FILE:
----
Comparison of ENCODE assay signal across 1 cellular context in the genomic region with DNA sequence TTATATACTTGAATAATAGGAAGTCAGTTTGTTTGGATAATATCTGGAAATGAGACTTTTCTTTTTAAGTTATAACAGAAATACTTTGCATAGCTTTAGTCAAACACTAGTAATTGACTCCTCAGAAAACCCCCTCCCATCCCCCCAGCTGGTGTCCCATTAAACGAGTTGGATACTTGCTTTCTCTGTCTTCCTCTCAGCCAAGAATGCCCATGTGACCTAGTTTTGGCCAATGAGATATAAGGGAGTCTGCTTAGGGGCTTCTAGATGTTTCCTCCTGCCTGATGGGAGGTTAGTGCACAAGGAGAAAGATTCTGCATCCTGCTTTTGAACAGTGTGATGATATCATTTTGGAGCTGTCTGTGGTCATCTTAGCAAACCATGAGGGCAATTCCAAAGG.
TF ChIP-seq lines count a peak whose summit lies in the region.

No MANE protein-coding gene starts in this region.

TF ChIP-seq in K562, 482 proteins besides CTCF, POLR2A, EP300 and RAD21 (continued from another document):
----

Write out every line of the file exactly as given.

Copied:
Comparison of ENCODE assay signal across 1 cellular context in the genomic region with DNA sequence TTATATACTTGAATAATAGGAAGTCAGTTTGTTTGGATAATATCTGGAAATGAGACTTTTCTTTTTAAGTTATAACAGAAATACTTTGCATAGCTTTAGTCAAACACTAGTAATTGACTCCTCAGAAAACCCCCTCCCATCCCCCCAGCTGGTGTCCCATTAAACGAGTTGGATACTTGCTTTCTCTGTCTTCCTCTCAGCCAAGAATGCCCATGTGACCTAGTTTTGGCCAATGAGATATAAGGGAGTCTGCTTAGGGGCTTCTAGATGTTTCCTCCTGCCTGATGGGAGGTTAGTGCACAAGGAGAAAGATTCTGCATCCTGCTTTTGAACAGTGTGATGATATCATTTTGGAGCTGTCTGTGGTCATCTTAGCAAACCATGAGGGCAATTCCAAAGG.
TF ChIP-seq lines count a peak whose summit lies in the region.

No MANE protein-coding gene starts in this region.

TF ChIP-seq in K562, 482 proteins besides CTCF, POLR2A, EP300 and RAD21 (continued from another document):